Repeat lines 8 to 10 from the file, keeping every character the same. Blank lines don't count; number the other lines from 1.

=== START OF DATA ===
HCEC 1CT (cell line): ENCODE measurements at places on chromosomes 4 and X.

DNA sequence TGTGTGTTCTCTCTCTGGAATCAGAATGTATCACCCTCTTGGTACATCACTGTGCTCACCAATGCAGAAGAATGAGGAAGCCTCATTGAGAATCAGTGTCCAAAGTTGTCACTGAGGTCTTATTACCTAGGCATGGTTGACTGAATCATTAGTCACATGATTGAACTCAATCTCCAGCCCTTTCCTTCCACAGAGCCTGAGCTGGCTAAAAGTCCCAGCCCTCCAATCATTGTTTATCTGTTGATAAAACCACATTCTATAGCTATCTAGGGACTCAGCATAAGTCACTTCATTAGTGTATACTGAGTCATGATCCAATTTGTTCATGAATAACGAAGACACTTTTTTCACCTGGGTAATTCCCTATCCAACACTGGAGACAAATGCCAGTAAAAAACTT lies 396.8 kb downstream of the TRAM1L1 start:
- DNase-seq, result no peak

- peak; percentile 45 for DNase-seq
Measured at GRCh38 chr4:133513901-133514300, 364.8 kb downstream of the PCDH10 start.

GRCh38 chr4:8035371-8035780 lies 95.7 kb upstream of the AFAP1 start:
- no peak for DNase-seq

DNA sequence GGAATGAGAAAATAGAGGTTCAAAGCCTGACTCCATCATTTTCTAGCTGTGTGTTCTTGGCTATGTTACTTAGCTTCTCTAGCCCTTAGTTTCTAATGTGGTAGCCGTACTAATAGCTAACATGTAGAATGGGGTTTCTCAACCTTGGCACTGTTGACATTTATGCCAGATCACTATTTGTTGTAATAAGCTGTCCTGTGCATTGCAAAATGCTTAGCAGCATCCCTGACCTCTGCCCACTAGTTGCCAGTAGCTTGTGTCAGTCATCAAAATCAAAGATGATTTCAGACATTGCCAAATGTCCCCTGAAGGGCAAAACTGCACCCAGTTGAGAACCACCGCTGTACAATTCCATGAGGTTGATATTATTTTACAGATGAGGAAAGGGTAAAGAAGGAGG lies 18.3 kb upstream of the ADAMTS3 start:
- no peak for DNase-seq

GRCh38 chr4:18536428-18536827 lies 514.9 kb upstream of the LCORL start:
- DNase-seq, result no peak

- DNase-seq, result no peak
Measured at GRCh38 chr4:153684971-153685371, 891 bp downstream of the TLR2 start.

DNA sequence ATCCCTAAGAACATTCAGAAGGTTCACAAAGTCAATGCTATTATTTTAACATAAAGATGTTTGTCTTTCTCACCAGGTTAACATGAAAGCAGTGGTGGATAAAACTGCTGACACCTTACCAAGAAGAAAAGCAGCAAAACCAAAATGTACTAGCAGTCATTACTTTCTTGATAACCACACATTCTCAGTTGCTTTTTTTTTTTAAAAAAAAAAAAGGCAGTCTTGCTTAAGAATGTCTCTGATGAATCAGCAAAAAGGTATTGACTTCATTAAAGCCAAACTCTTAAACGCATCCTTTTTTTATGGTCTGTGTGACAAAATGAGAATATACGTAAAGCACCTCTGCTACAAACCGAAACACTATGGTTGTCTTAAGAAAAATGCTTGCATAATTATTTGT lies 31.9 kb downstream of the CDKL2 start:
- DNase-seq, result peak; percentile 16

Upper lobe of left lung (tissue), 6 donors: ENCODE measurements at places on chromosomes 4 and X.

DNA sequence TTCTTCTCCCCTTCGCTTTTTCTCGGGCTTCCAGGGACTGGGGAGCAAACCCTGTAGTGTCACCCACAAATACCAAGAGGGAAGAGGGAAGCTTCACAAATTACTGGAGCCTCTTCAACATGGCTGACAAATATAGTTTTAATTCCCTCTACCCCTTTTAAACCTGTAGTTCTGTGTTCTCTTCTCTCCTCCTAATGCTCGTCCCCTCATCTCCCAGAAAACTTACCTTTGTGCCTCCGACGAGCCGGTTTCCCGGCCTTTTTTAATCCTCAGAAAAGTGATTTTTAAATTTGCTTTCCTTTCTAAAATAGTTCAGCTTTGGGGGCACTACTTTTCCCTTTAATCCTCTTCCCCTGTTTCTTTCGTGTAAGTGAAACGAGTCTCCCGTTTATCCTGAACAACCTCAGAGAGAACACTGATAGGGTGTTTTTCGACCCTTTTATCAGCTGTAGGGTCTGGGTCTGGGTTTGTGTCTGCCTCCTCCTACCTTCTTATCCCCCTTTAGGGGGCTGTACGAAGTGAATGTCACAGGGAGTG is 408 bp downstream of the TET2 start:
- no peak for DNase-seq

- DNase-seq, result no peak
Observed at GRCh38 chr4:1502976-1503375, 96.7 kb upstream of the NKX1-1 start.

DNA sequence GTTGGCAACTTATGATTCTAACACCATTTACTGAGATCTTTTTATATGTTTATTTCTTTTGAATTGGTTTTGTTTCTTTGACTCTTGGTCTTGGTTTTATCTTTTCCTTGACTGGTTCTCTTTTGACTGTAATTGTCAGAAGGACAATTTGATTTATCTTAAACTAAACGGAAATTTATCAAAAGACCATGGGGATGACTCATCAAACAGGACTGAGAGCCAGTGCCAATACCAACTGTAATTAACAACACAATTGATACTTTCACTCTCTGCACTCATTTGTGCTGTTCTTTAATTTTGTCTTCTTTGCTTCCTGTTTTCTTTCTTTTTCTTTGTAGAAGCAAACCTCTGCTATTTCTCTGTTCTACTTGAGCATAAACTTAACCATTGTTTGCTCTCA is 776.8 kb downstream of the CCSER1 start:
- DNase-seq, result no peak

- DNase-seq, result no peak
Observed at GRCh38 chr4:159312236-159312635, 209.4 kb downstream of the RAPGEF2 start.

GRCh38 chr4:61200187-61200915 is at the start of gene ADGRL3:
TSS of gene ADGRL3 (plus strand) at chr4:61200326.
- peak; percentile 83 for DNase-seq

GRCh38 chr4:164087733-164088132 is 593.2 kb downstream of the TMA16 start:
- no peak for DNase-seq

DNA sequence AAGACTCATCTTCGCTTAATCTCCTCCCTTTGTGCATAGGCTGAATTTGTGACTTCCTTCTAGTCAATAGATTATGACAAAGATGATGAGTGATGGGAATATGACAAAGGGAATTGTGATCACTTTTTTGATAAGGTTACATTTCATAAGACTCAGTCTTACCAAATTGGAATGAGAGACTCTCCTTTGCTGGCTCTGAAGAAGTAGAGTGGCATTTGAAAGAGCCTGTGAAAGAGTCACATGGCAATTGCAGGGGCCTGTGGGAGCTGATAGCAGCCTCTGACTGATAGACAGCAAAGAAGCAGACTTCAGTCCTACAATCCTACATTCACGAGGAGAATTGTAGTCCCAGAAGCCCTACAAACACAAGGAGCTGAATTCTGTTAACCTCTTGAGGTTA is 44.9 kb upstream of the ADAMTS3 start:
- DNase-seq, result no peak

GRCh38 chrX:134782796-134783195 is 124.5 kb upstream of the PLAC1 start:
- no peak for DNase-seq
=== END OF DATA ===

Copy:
DNA sequence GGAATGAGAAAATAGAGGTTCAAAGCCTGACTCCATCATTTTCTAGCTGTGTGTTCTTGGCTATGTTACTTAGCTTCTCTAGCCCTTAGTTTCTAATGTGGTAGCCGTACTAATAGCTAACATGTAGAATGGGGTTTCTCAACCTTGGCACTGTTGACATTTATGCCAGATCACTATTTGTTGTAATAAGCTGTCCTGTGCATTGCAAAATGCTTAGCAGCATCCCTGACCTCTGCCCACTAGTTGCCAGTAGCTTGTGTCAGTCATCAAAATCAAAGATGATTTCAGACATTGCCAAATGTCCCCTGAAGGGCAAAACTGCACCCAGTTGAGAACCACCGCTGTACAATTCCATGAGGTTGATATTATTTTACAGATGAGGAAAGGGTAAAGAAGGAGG lies 18.3 kb upstream of the ADAMTS3 start:
- no peak for DNase-seq

GRCh38 chr4:18536428-18536827 lies 514.9 kb upstream of the LCORL start: